HCP Consul Central network views
This topic describes the network views available through HCP Consul Central. These views provide information about both HashiCorp-managed clusters deployed in your organization and self-managed clusters linked to HCP Consul Central in your organization.
The unified overview provides an aggregated summary of both HashiCorp-managed and self-managed clusters, including their associated services. It displays overall cluster deployment information, service counts, and service instance health.
The Consul overview displays each cluster alongside the its status, cluster tier, peered HashiCorp Virtual Networks (HVNs), cloud platform and region where the cluster is deployed, and its license. For more details about trial access through the community license, refer to HCP Consul Central trial accoutns.
The Consul overview also displays version information for both HashiCorp-managed clusters and self-managed clusters that are linked to HCP Consul Central. When a cluster runs a version of Consul that is not the current release, a version badge appears to help you identify clusters to update. HCP Consul Central may display the following badges:
HCP Consul displays version information for both HashiCorp-managed clusters deployed in your organization and self-managed clusters that are linked to HCP Consul Central. When a cluster runs a version of Consul that is not the current release, a version badge appears to help you identify clusters to update. HCP Consul may display the following version badges:
- Out of date: The Consul version is not the latest release, but it is still supported because it is within two major releases.
- Out of support: The Consul version is no longer supported because two or more major releases occured since the last update.
To learn more about cluster versions and upgrading, refer to Upgrade clusters on HCP Consul.
HCP Consul can also provide specific information for self-managed clusters linked to HCP Consul with read-only access permissions. HCP Consul may display the following badges:
- Read-only: The link to this self-managed cluster was established using a read-only token. As a result, some HCP Consul Central operations are not available.
- Invalid token: The read-only token provided during the linking process did not allow HCP Consul to establish an authorized connection. Either an incorrect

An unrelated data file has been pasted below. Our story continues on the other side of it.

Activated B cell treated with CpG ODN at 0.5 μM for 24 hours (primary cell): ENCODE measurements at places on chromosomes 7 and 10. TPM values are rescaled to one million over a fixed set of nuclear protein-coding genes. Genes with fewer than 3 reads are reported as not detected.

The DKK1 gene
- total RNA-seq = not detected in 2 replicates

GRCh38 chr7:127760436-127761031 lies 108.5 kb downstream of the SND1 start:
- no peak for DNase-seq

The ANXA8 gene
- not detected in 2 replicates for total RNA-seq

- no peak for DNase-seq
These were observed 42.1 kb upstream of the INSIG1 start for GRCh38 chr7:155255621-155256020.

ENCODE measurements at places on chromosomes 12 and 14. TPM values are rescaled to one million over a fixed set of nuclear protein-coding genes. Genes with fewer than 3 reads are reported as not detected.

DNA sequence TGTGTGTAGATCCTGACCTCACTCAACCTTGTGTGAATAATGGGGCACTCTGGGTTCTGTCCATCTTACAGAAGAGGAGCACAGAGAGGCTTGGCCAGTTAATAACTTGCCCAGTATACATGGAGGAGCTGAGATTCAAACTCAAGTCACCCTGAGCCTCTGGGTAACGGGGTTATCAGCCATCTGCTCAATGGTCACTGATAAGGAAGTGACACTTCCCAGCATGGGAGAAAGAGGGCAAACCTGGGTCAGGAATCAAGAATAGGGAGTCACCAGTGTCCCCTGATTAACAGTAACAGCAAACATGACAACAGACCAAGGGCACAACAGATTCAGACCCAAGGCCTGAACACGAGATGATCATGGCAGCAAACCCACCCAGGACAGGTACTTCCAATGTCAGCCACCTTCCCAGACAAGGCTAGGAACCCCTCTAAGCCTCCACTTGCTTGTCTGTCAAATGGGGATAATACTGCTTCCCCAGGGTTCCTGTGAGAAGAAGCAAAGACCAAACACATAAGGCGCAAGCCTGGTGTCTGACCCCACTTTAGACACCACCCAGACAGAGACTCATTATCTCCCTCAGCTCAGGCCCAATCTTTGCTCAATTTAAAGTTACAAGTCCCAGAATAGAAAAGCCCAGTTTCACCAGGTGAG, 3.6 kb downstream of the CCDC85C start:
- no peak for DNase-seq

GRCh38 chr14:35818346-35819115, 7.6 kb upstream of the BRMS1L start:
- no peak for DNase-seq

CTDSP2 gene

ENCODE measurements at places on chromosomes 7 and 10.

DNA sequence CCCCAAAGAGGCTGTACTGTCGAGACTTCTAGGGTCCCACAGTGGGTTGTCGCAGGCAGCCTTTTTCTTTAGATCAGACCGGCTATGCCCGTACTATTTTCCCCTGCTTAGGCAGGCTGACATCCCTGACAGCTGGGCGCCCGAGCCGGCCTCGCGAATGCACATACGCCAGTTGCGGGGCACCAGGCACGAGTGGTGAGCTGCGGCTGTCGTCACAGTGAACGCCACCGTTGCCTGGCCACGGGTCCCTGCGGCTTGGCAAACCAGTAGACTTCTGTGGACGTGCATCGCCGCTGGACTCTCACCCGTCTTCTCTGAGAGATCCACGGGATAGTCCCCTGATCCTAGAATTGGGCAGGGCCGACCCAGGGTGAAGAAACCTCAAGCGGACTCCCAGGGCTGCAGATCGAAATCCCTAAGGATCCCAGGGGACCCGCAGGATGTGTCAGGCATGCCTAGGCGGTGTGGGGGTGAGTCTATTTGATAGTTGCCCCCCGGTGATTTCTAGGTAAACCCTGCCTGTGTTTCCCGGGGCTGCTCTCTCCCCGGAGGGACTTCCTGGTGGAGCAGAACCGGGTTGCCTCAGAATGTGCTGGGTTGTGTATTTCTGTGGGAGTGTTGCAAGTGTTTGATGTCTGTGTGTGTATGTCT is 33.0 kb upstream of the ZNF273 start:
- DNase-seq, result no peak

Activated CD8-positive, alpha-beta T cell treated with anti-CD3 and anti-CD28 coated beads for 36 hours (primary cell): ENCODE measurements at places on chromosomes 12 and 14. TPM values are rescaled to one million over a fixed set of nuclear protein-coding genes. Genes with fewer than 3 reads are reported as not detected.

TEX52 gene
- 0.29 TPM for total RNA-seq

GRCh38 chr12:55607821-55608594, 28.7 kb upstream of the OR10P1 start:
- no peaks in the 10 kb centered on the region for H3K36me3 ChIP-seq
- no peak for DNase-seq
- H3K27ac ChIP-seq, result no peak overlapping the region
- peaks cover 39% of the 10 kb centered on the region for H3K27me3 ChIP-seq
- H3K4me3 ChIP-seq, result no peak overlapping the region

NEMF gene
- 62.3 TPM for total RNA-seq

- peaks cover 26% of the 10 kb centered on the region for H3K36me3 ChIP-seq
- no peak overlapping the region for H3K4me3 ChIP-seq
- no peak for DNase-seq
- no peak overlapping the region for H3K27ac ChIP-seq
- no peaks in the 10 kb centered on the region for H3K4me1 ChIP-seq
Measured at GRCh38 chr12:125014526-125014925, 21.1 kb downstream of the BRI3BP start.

SecretIDwas provided to HCP Consul, or the token does not have the
builtin/global-read-onlyattached to it.
To learn more about the differences between read/write and read-only clusters, refer to Cluster access permissions.
You can get detailed information about your HashiCorp-managed and self-managed clusters in HCP Consul and directly access the Consul UI for each cluster from their cluster details.
The cluster details page provides the following information about your self-managed cluster:
- Number of registered services
- Number of service instances
- Number of sidecar proxies
- Number of clients
- Cluster status
- TLS status and expiration date
- Number of active and healthy servers
- Failure tolerance
The service and service instance counts reported on this page include the
consul service that is automatically deployed with every Consul server.
You can also find detailed information about individual servers in each cluster. This information includes:
- Server name
- Consul version
- Raft state
- Server ID
- LAN address
- Gossip port
- RPC port
- Time elapsed since last contact with server
This page also provides the URLs and admin tokens used to access your cluster. Refer to Access HashiCorp-managed clusters for more information.
Access privileges to the Consul UI are determined by a user's access role in the HCP platform. For an explanation of how HCP roles map to access privileges, refer to link self-managed clusters. For more information on what access roles are and how to manage them, refer to user permissions.
The unified services overview contains information about services and the associated service instances deployed on your network. You can use it to search for a service name and get a list of clusters where the service has instances deployed. In addition to listing services and grouping services that share a name, this view displays the following global network information about services instances:
- Health status badge. When all instances pass health checks by returning a successful 200-299 code, the badge displays
Healthy. A warning appears when one or more instances returns a 429 code. All other codes produce critical warnings. When instances return different codes, a count appears with multiple badges.
- Number of service instances registered under a service name.
- The service's mTLS status. A
strict mTLSstatus indicates that the service's proxies are enforcing mTLS connections through Consul's certificate authority. A
permissive mTLSstatus indicates that the service is using Consul's transparent proxy features.
- The service's participation in the service mesh. The
consulservice is never part of the service mesh because it functions in the control plane, not the data plane.
- Sameness group. The name of the sameness group the service belongs to.
- Method of service registration. Registration options include: Consul, Consul API Gateway, Terraform, Vault, AWS, AWS-IAM, AWS Lambda, Kubernetes, and Nomad.
- Tags. User-defined custom tags associated with the service.
You can limit the services that appear in the unified services overview and sort the results. The following options are available for filtering services:
Cluster ID. Filters services according to the name of the cluster that the service is registered to.
Search. The search bar enables filtering services by service name.
Status. Filters services according to the status of their mostly recently performed health check.